She basked in his compliment. “You didn’t see me duke it out with the two ladies who phoned it in. They were none too pleased I told them not to touch the dolphin.”

His smile came slow, teasing, aware of her frankness. “Just be nice. We’re ambassadors out there.”

“I’m always nice,” she replied, ignoring his snort. She felt the time was right to bring up another dolphin story. “Blake, there’s something I’ve been meaning to tell you. Last week when I was paddleboarding, I saw Delphine.” She glanced over at him. He was busy maneuvering the truck off the beach along the narrow beach path for trucks.

Once they got to Ocean Boulevard, he turned onto the pavement and headed back to Third Avenue. Blake shifted to look at her. “Yeah? So how is she?”

“She looked good. Fat.” Carson chuckled. “She was swimming with another female out at the mouth of the harbor.”

“She’s fit right back into the clan.” Satisfaction was in his voice.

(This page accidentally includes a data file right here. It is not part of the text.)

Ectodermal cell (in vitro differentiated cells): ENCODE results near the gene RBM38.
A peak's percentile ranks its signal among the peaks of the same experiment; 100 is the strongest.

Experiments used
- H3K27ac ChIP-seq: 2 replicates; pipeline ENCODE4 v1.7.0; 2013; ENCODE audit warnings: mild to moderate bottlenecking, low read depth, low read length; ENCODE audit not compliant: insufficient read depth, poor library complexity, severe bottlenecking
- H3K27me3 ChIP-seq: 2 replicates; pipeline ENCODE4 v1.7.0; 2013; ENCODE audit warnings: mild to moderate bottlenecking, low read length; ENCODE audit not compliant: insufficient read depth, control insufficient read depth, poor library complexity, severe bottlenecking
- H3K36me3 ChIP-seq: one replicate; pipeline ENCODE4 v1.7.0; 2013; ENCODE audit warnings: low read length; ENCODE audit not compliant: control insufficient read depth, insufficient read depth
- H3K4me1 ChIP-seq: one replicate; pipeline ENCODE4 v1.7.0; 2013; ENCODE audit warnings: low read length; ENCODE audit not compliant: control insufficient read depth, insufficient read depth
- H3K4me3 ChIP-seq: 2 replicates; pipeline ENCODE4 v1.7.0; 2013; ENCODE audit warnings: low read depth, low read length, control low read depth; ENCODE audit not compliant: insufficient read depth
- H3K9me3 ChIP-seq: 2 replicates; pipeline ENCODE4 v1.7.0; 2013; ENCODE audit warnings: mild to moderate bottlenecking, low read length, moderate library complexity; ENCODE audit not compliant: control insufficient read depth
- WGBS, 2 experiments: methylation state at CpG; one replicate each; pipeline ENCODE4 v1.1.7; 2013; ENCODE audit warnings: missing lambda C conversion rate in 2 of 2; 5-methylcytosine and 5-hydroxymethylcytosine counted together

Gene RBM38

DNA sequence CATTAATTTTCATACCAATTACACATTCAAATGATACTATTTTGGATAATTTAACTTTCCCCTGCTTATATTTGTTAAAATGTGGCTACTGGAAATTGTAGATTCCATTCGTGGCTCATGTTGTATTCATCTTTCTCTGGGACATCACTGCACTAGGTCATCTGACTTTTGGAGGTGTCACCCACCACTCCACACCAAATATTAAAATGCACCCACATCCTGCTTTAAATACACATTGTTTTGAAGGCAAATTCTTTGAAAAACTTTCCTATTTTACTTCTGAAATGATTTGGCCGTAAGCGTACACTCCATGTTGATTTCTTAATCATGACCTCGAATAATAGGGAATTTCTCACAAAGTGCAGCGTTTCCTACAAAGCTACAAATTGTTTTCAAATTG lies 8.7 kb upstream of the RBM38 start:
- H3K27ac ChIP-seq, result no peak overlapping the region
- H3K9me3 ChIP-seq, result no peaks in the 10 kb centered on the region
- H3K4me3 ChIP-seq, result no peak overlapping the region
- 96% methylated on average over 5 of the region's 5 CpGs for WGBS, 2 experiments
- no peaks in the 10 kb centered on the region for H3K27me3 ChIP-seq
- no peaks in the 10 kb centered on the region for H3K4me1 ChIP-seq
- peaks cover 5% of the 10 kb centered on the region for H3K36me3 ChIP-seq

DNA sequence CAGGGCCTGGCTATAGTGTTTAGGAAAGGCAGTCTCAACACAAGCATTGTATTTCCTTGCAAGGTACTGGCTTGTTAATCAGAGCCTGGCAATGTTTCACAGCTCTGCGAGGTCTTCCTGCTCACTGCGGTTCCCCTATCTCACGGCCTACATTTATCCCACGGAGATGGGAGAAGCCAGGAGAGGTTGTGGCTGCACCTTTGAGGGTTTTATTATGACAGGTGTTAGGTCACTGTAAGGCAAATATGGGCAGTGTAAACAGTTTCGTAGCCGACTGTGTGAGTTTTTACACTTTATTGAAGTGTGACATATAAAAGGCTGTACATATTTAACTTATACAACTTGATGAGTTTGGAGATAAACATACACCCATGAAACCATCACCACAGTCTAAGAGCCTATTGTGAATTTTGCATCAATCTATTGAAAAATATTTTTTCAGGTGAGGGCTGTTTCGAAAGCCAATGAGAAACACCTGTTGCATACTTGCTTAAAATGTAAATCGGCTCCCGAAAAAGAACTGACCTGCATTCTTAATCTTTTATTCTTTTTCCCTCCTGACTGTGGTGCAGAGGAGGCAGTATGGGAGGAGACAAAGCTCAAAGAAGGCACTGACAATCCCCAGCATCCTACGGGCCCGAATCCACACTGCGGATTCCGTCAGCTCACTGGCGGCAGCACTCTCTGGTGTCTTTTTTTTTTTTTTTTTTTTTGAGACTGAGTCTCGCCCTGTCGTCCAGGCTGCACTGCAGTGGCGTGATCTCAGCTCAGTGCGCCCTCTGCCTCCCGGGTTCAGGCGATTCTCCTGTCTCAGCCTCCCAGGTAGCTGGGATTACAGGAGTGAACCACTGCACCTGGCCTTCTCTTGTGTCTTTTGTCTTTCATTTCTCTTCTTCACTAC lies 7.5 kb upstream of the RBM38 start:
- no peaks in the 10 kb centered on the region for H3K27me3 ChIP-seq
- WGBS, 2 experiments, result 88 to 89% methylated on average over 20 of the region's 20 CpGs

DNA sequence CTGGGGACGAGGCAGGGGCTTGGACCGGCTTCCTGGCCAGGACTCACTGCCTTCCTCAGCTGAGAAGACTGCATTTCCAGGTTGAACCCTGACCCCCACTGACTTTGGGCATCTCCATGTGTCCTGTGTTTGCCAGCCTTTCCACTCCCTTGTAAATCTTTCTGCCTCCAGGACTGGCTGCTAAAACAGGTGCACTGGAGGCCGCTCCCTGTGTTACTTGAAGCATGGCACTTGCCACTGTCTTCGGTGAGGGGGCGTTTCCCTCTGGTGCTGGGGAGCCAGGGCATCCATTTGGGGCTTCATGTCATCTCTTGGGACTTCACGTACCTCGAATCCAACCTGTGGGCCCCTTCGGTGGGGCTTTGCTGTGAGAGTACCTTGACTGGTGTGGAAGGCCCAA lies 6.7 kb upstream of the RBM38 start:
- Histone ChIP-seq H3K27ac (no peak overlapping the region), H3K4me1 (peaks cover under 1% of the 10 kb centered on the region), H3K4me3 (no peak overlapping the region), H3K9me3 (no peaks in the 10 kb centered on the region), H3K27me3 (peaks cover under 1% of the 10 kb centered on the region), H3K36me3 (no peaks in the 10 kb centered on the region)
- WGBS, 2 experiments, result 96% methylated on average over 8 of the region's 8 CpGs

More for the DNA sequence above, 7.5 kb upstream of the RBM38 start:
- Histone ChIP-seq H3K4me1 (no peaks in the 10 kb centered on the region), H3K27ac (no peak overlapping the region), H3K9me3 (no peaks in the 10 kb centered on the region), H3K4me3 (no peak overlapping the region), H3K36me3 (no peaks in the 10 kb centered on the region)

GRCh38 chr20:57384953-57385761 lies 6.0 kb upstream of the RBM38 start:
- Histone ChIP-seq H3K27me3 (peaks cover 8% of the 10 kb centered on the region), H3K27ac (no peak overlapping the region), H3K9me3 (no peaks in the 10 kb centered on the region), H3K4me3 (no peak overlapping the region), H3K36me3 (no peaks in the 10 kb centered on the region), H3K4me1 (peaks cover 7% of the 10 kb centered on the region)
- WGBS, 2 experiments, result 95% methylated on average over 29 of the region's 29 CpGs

“So it seems.” This was what they’d wanted for Delphine. The reason she was released back into home waters. Carson licked her lips. “She recognized me.”

There was a brief pause. “Yeah? What she do?”

“Oh, the usual. She whistled and splashed. She pitched a hissy fit when I wouldn’t engage. It near broke my heart to ignore her. I know it was best for her, but how can I explain that to her? So I lay down on the board and we just looked at each other for a while. Eye to eye. It was pretty powerful. I knew we were connecting and she must’ve, too, because she calmed down and just looked right back at me.”

“Cool. I wish I could’ve seen that.”

“Atticus did.”

“Atticus?”

“Yeah, I invited him to come out with me. Remember him talking about how he had that experience with a dolphin? I was hoping we’d see Delphine. Thought it would mean something special for him.”

“Did it?”

“Yes. I think so. But to be honest I also wanted someone else with me the first time I saw Delphine again. I thought it would make it easier not to reach out to her if I wasn’t alone.”

They arrived at Third Avenue. The Blue Bomber was parked in the sand off the street. Already two other cars and a golf cart had filled parking spaces.

Blake parked the truck beside the Bomber. “So what happened?”